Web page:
Wednesday, June 29, 2011
Last night we watched this. It was beautiful exploration of risk and reward in the mountains. Awfully 'Americentric' but past that is was good. The chromatography was stunning. Not that I have any urge to go up that high into big mountains anymore. I tried that and realized that I do not live exposure at all. Nope.
Part of my reason for bringing this disk home from the library was to examine the concept of risk and reward in the alpine. The spousal unit like his risks big. I could care less in many ways because I'm ok with him doing his thing. Hell, if that is what makes you happy, who the heck am I to say you neigh? But don't ever think about 'dragging' me along ever again. Been there, not going back. I'm done.
The other past is the general examination of risk in the workplace. The seemingly perpetual examination of safety in action that one experiences while being occupied in H&S. It permeates life.
One interview with the now deceased Doug Coombs brought forth a little gem of a phrase. "Creative Rationalization". That is always the root cause. As humans we can rationalize pretty much anything. The creative mind finds a route around the problem. In our enthusiasm to meet the objective, whether that is 'bagging the peak' or 'getting the job done' we rationalize the risk. We have already our minds on the rewards. So we have to do it. Failure? What? Not make the peak or piss the boss off? Naw man, we can't do that. We've already bragged about our success or perhaps they paycheque is already spent.
All in all, it was a worthwhile film to watch. Something unsettling about watching interviews with people who die doing what they love. Their ideas of risk and reward are not shared by me. But I suppose that is OK. Kinda must suck to be the one left behind to clean up the mess.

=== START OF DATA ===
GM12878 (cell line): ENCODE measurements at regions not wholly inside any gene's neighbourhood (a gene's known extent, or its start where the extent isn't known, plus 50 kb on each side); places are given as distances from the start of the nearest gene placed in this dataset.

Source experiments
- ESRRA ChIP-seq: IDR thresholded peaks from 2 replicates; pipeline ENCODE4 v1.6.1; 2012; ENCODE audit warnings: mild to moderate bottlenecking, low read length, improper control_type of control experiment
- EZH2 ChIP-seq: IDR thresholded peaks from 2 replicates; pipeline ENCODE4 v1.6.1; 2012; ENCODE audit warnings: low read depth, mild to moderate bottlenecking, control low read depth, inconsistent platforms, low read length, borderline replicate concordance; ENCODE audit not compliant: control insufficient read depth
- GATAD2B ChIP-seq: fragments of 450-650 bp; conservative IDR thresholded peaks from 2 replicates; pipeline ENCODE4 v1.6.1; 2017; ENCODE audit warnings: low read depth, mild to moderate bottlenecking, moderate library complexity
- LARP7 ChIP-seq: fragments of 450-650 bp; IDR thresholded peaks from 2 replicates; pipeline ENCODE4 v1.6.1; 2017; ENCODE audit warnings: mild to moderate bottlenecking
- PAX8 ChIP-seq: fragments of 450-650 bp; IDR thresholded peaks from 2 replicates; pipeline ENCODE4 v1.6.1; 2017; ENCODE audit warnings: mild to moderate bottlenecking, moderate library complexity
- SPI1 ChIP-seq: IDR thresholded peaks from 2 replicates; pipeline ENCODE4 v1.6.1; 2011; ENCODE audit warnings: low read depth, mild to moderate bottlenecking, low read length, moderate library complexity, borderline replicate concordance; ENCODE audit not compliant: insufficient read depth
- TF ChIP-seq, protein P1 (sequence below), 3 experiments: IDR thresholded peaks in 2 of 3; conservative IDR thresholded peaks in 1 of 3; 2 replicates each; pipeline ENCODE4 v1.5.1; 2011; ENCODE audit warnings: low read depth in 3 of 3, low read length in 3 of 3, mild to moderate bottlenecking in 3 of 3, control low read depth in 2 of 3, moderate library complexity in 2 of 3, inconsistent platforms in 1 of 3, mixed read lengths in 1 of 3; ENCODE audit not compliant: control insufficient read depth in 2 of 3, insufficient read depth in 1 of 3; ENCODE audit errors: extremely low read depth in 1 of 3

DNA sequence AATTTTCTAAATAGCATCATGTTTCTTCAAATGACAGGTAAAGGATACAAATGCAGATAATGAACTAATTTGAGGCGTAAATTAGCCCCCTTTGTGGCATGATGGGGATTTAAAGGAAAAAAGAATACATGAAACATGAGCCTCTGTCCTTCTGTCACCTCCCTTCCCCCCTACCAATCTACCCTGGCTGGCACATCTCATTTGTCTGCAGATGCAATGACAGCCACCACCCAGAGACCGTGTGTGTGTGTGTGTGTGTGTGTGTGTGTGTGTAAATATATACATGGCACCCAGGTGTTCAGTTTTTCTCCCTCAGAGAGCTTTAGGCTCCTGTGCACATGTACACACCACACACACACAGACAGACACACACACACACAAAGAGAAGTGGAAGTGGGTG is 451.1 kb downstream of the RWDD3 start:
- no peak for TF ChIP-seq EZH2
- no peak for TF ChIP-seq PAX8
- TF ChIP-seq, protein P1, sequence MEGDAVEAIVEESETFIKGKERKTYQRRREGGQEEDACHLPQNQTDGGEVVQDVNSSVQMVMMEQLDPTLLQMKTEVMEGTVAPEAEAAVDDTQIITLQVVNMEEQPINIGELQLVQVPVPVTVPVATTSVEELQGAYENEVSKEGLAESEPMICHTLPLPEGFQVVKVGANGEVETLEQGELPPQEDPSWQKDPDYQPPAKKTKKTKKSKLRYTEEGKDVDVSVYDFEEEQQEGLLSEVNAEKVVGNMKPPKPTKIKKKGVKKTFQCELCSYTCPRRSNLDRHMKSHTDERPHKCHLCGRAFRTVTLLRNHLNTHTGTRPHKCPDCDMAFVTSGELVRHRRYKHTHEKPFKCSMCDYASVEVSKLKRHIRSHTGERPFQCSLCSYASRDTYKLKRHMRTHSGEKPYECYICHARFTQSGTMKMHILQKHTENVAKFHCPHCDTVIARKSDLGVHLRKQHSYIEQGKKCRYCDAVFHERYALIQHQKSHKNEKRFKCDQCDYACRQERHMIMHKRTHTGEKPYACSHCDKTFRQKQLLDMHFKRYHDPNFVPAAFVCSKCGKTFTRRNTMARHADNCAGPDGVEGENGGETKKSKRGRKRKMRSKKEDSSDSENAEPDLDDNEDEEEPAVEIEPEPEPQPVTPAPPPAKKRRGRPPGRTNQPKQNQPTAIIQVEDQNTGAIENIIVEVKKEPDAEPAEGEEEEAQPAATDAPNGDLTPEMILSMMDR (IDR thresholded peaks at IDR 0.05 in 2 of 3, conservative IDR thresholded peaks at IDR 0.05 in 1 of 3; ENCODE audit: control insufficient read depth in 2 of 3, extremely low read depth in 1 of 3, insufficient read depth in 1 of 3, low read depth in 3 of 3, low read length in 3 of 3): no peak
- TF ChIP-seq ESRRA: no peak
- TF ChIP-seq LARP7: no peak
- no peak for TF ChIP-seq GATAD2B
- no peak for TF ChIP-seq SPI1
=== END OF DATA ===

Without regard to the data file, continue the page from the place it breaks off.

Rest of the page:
Death is nothing to us,
since when we are,
death has not come,
and when death has come,
we are not.
A few weeks ago we were lost. Driving around in Calgary. Took a wrong turn and were driving on some barely recognizable streets. It happens frequently. Someday I will know this city. Some day.
They we saw it. A big orange beast of a railroad snowplow. Some how like the bow of an oceangoing freighter. Or a massive pier of a tide swept bridge. Riveted. Graceful. Somehow elegant in the efficiency of its function.
We paused for a few minutes and I snapped a few photos. And then went off on our merry way. Finally we stumbled across a recognizable road and reached our original destination.
I wonder how they found out the plow was too high to pass though the Winnipeg train shed? Was it by accident? Did some clever person realize it was too high before proceeding? Kinds makes you think. Humm.
Safety. It comes third. Oh yeah, we say it's first. But reality hits us on the head and calls bullshit. Wonder how the snowplow vs train shed battle played out? I'll put my money on the plow.
Monday, June 27, 2011
This is a sad tale, but beautifully written. The world lost a handsome and intelligent man that day, all for naught. The Pat Tillman story is compelling. How did this man come to that place and to his death? Jon Krakauer again has written a spellbinding tale. From the complexity of the soul to the bureaucratic bungling of the industrial military complex.
It so strange to think of the politics behind war. We are so easily lead astray. Blinded and baffled. Bewildered and bullshitted. Just like that conversation I overheard between former commandos. The older telling the younger, 'You didn't kill anyone, the politicians did.'
Wednesday, May 25, 2011
Monday, May 23, 2011
trying to reconfigure the living room - we don't seem to use the couch much. And it's such a nice comfy couch too.
Currently there is no rug/carpet. Just the very nice hardwood floors. I'm experimenting with different colours to see how that will change the feel/flow of the room.